Ben Young
Ben Young
February 8, 2019


One big thing
I want to speak on the pace of change.

Twitter this quarter is changing their reporting metric to mDAU, monetizeable daily active user. The market did not like it.

Imagine if they had used this number a few years ago when Jack first came back. They would have been decimated. Were they measuring it? You can guarantee it.

3000 employees isn’t a ship you can turn overnight. Nor the expectations of millions of users.

In New Zealand there’s a CPG brand, Mainland Cheese whose motto is good things take time. Their ads are classic.

Overnight successes don’t happen overnight and course corrections don’t either.

So, before griping, have a celebration for some of the small wins. Twitter is now sharing what they likely always wanted to share but couldn’t. And that means good things are to come.

Notable stories this week

  • Selling fake social media engagement is illegal. A clear statement from the New York Attorney General Letitia James.
  • Local Media Consortium and Local Media Association announce applications available for Facebook-funded Branded Content Project. Fellow technology companies please take a look at this – see how you can help local grow their branded content businesses.
  • [From us] A shout out to the Twitter thread on TV vs Branded Content from our own Gustaf.
  • InPwrd shared the best content amplification headlines to drive post-click engagement.
  • It’s time to ditch Google Analytics, a dive into the data practices.
  • Nativo shares more of its self serve progress with DTC in their sights.
  • [This is a great read] Oracle didn’t see the data reckoning coming. A dig in to their acquisitions in the data space and a recent downturn.
  • How Unilever is navigating ad data across Google, Facebook and Twitter. Through external third parties, Kantar and Nielsen. They pixel the users in a closed environment to help dedupe across networks. As brands seek efficiency, this will be the way to go.
  • ShutterStock shares this year’s trends, based on their search data. Very neat. 80s Opulence is back!
  • YouTube stops subsidizing the brand safety bills.
  • Facebook will now reveal who targeted you that ad, i.e. X brand uploaded your customer info. A step towards more transparency but maybe unnerving consumers more. Progress in the right direction though.
  • Vice plans to cut 10% of employees and focus on growing Virtue, their content agency.
  • Brand builders should go beyond ‘snackable’ content in 2019 and seek longer form. Couldn’t agree more.
  • [Earnings week] Google’s CPC is dropping and acquisition costs growing. Snap reports better than expected self serve revenue growth (nice) but still concern with executive turnover and growth has plateaued. Twitter now focused on monetizable daily active users, coming in at 126m users – the shift in metrics scares investors. IAC reports 44% growth last year.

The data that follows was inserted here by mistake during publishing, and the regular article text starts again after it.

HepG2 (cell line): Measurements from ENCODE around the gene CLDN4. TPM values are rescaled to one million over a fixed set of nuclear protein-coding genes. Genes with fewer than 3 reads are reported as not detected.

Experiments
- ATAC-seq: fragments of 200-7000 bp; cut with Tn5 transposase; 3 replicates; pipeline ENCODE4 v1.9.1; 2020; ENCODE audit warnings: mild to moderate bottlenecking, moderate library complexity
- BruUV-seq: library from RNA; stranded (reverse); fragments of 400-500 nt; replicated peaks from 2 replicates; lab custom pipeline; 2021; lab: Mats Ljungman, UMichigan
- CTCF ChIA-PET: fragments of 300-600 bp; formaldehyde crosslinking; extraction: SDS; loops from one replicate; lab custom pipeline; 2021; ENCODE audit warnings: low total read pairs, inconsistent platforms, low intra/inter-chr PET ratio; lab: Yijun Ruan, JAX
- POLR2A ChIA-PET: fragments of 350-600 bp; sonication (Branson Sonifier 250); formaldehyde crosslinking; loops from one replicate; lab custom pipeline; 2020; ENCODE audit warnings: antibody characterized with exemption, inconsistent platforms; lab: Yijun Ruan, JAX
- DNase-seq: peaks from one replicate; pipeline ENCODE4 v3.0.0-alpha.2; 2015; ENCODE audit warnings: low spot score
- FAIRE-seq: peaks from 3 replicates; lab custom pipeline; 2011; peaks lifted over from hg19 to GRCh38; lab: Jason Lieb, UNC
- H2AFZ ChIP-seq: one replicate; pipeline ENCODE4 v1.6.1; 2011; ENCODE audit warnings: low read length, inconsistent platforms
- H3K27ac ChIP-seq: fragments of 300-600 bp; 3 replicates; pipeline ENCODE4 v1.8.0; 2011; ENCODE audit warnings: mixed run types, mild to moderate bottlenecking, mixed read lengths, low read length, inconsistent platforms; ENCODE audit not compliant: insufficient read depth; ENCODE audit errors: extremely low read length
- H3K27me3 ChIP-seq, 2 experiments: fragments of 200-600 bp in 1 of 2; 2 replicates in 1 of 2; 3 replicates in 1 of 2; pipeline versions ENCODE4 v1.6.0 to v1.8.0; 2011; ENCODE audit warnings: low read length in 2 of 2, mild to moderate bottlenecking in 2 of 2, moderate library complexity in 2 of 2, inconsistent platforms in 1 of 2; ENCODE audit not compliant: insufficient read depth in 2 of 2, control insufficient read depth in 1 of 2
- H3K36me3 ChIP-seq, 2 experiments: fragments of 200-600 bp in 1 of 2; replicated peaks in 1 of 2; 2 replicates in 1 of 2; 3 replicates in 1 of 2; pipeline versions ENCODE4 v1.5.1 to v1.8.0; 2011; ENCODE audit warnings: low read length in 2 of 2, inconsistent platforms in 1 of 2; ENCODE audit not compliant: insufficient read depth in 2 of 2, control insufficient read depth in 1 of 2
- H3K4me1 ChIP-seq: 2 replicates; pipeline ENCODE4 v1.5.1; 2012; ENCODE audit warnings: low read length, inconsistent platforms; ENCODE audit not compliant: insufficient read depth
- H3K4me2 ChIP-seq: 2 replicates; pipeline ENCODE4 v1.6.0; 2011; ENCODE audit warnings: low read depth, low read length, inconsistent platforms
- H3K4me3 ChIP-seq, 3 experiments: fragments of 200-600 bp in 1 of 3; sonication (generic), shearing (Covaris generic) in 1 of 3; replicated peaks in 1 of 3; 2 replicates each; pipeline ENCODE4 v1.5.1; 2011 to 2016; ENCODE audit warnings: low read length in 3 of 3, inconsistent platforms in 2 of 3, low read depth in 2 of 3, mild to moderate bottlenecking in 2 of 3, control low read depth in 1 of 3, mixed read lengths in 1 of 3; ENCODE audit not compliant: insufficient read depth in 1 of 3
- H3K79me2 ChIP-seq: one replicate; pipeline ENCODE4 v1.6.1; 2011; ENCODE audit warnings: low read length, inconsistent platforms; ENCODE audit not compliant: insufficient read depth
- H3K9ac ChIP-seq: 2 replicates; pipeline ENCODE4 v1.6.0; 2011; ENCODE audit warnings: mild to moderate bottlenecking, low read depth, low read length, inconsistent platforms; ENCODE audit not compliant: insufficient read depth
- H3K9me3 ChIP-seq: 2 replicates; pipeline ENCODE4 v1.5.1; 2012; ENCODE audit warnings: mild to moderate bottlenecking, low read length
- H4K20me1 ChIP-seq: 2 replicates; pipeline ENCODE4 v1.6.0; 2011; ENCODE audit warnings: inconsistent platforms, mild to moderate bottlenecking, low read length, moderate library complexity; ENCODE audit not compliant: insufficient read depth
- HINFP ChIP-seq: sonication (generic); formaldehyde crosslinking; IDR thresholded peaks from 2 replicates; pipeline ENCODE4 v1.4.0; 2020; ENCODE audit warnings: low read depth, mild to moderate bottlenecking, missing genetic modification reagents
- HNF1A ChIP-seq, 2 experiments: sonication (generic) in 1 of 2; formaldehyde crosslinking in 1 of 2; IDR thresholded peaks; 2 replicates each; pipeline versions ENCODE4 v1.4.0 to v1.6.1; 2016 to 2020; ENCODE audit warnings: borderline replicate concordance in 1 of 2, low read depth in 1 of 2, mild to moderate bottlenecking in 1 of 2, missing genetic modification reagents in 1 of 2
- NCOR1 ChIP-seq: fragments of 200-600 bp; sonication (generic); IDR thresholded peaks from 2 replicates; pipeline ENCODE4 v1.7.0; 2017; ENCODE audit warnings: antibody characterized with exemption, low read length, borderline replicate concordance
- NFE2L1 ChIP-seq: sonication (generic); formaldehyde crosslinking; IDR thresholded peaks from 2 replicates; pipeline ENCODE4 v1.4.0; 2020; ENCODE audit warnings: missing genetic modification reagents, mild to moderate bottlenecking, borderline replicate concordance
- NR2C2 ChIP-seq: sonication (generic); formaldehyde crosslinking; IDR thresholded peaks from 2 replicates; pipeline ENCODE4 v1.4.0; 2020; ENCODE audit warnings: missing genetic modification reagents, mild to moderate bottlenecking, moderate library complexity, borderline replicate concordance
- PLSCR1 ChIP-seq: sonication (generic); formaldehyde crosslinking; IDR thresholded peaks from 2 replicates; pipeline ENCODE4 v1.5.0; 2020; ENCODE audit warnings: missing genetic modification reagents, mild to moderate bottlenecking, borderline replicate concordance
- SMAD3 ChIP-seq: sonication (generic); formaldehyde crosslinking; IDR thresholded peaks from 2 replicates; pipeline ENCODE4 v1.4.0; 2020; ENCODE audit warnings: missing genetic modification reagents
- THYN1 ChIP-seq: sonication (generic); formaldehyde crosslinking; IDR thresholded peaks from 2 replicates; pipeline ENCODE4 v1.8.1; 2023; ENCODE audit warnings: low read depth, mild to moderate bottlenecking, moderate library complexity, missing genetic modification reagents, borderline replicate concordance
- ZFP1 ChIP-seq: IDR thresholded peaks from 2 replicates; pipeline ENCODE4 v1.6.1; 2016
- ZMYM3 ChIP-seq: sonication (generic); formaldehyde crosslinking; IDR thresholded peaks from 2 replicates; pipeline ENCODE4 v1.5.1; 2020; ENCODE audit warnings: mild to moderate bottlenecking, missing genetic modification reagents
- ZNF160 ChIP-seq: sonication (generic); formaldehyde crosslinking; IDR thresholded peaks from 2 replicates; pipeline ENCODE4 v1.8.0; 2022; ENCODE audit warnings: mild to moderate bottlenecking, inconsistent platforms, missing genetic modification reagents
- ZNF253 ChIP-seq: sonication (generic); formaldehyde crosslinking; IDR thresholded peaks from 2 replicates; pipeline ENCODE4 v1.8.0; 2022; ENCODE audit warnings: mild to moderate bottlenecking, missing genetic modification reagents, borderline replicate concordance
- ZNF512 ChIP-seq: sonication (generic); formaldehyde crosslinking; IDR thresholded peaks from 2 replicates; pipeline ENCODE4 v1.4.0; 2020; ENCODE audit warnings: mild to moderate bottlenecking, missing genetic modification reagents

• [From us] The measurement problem facing modern marketers. “Whether we are winning or not, if we don’t measure it we won’t know. This has to be the utmost importance for marketers, getting to transparency and accountability.”


  • Spotify bought Gimlet and Anchor, in one swoop taking share of the podcast market. What’s next? Voice? AdTech? Contextual firms? With $400m-$500m more earmarked for acquisitions, I’m sure many corporate development folks are knocking.
  • raises $2.6m to expand their newsletter network.
  • Taptica and RhythmOne merge.
  • Reddit raising a round near a $3 billion valuation led by Tencent.

Campaign of the week

Smartest commentary

  • “Dotdash has a disarmingly simple approach centered on quality content, site speed, and respectful monetization,” said IAC CEO Joey Levin in the letter to shareholders. “The company doesn’t buy traffic nor rely heavily on social networks. Dotdash’s brands simply help people to answer questions, solve problems and find inspiration when they’re searching for answers. Our readers come with specific intent, enabling us to connect advertisers to consumers based on stated interests using high-performing ads in a safe online environment.”Joey Levin, IAC CEO

Datapoints of note

  • Brand investments in advertising and scholarships in to eSports will double from $694m in 2018 to $1.39 billion in 2021.
  • Business Insider has crossed $100m in revenue and is profitable.
  • With a lean, profitable operation of 10 full-time employees, Morning Brew’s revenue topped $3 million in 2018, according to the company. Morning Brew’s native advertising revenue averages $200,000 a week thanks to more than 40 active clients, including Microsoft, JPMorgan and Allbirds. Clients are charged for every unique reader who actually opens the email. “They get what they pay for,” Rief says. “If it doesn’t do well, that’s on us, not them.”


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